by Edna Battersby from the Threadville Mystery series by Janet Bolin
A baby on her hip, the woman held my shop door open for a pair of girls who looked about three. The mother smiled down at the two little girls, but when she looked up at me, I saw the fatigue in her eyes.
“What can I do for you?” I asked. I sell notions in my little store, Buttons and Bows.
She tilted her head to one side. “Make winter end and spring come?” Even the grin looked tired.
During the night, snow had fallen, and Threadville was charming under its white frosting. But the sun hadn’t peeked out from behind the clouds for days.
And this mother had to bundle up two toddlers and a baby just to go outside for a little fresh air.
The little girls stared with longing at the boxes of buttons, sequins, and crystals arranged floor to ceiling along the wall of one side of my store, and at the ribbons and other trims that I sell by the yard on the other side. They were all too high for the children to touch.
I led the way toward the back sales room. “Come with me.”
I showed the girls a bin full of brightly colored pompoms. “Take off your mittens and feel how soft these are,” I said.
Shyly, the girls looked up at their mother.
“Go ahead,” she said. The baby clung to her and stared at everything with dark, alert eyes. The mother looked at me. “You sell beads, don’t you?”
I showed her the tables covered with open boxes of beads, also too high for children to reach. I gave her a basket, reached out for the baby, and to my surprise, he came, chortling and gurgling, into my arms. While the mother chose sparkly beads, I bounced the baby and recited rhymes I’d hadn’t thought about for about thirty years, when Haylee was about the size of the two little girls.
The mother and I both kept close track the girls, who were in their own little world. Cheerfully chattering to each other, they created a game that involved sorting the pompoms by color and size.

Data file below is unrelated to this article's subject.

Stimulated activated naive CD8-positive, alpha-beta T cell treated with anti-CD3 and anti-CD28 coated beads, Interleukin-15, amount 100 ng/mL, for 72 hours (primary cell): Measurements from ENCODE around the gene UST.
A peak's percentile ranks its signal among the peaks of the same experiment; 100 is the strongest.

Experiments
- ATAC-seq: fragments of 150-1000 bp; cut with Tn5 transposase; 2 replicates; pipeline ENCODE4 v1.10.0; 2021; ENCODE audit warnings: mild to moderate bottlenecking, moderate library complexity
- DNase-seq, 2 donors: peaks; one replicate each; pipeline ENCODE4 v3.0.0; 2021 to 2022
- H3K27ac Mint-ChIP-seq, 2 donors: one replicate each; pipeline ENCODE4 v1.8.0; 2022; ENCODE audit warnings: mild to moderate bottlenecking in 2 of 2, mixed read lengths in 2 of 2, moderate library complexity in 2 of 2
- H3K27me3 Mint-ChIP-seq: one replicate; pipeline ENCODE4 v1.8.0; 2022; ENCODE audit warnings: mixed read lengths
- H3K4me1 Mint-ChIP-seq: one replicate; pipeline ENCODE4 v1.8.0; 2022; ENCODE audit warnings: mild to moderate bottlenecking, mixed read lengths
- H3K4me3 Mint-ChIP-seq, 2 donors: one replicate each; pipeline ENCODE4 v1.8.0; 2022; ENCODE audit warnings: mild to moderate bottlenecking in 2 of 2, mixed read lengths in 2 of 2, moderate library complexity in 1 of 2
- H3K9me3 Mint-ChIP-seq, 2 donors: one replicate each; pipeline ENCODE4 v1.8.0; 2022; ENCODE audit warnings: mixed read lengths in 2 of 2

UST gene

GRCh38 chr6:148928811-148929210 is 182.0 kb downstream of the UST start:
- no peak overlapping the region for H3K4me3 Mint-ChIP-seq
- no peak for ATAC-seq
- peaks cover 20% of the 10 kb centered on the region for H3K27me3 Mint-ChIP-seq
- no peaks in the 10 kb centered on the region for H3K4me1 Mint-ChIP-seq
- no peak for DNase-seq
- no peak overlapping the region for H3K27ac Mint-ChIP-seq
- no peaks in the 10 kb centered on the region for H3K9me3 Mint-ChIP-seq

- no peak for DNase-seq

I gave them small paper bags and told them to fill them with their favorite pompoms. By the time their mother had chosen the beads she wanted, the twins had decided on their pompoms.
The mother swished her hand around in her basket of beads and let them fall between her fingers in rivers of sparkling color. “Just seeing and touching them cheers me up.”
I handed her baby back to her. “What are you going to do with them?” She was buying several pounds of expensive beads.
“Nothing,” I said. “It’s the best I could do to make Spring come early.”
“I love the colors,” one girl told me.
“Me, too,” said the other. “They’re like flowers.”
The mother hugged the baby to her. “Thank you, Edna. We’ll be back.”
The two little girls called, “Thank you,” again and again as they walked to the door. They were still repeating it as the door closed, and I heard them singing it out on the snowy sidewalk, too.
“Thank you,” I whispered. I hadn’t held a baby for a long, long time, and the memory of the twins’ smiles warmed me like spring sunlight.
What about you? What do you do to relieve the winter blahs?DIRE THREADS was nominated for both an Agatha Award for Best First novel and for the Bloody Words Light Mystery Award (the Bony Blithe.) You can order DIRE THREADS and THREADED FOR TROUBLE from any bookstore or from these booksellers. Visit Janet at facebook and twitter.
And look what just arrived--the cover for the third Threadville Mystery, THREAD AND BURIED!
Those colors are enough to cure the blues. THREAD AND BURIED will be released on June 4, 2013, but can be preordered now from your favorite bookstore or online from Barnes and Noble or Amazon! And the fourth Threadville Mystery is in the works...